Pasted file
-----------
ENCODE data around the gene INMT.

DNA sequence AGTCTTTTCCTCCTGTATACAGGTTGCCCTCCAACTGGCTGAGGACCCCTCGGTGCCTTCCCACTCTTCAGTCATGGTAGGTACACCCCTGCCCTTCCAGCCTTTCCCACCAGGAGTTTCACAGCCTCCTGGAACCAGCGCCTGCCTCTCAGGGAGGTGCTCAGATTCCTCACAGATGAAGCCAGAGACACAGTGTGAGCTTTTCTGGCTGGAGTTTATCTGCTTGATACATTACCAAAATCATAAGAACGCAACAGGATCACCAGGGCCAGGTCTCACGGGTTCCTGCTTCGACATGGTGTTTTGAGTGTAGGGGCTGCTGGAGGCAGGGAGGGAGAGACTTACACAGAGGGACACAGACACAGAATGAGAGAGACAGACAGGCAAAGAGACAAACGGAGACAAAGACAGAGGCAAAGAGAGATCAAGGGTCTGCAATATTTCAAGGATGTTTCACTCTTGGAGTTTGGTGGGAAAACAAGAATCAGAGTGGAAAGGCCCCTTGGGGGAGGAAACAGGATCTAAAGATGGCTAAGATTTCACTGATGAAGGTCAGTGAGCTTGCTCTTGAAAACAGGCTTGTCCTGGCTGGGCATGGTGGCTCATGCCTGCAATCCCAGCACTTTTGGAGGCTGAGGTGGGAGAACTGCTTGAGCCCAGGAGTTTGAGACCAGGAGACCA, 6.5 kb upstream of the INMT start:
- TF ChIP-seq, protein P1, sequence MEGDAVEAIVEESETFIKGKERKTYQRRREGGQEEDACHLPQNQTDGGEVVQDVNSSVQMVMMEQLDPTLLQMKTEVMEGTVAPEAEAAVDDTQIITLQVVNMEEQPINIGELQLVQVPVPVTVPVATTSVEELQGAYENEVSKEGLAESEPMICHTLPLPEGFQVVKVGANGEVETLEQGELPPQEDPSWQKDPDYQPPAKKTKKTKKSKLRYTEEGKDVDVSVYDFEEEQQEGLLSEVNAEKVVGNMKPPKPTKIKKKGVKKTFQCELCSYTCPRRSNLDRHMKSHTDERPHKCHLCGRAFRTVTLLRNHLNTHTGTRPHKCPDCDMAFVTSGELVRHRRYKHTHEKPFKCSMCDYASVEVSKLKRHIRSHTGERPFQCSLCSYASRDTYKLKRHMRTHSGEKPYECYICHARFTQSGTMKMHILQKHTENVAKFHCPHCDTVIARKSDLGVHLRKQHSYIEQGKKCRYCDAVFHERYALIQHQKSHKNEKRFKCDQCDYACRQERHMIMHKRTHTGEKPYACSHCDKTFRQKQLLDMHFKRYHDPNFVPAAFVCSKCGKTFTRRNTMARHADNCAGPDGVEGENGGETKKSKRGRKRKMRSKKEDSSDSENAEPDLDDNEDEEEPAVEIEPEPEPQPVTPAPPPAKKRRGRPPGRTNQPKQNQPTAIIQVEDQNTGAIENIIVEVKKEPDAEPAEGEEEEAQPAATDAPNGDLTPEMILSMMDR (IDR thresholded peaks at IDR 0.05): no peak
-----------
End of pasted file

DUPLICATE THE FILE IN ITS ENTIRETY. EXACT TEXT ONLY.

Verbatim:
ENCODE data around the gene INMT.

DNA sequence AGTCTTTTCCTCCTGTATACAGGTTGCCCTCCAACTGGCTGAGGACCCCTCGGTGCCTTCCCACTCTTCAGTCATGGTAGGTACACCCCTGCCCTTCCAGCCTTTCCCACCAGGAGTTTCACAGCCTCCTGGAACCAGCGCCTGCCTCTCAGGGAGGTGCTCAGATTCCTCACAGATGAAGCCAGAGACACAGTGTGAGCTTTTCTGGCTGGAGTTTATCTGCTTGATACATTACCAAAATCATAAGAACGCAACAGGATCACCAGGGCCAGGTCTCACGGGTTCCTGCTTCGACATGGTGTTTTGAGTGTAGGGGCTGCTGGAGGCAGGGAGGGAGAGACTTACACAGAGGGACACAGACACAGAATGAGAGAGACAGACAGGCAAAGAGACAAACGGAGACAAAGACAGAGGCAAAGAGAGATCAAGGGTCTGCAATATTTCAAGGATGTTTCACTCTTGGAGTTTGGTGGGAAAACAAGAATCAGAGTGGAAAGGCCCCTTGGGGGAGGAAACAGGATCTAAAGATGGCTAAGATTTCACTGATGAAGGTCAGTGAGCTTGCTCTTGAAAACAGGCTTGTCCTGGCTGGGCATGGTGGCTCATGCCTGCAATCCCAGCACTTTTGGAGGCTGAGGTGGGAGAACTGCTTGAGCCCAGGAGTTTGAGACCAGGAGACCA, 6.5 kb upstream of the INMT start:
- TF ChIP-seq, protein P1, sequence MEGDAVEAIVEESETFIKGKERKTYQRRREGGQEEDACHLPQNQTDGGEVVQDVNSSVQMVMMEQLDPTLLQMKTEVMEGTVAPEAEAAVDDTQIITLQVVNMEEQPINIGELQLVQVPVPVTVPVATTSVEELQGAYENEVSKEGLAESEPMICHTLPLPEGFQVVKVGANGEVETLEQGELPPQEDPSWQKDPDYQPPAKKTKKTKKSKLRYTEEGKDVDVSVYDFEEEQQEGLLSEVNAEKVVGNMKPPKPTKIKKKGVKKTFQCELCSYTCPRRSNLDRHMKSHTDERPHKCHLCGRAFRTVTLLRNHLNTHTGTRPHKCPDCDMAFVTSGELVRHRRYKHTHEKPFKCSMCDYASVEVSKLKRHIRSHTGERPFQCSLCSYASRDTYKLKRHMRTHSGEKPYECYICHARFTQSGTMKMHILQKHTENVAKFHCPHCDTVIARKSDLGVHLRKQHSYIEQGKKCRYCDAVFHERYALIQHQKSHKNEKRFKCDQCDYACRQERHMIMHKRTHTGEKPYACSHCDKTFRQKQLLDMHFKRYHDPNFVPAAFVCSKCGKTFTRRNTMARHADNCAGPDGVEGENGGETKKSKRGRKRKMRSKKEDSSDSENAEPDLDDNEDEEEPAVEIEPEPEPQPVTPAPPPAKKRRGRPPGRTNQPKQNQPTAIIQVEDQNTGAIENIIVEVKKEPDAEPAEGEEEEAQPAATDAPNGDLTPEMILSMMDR (IDR thresholded peaks at IDR 0.05): no peak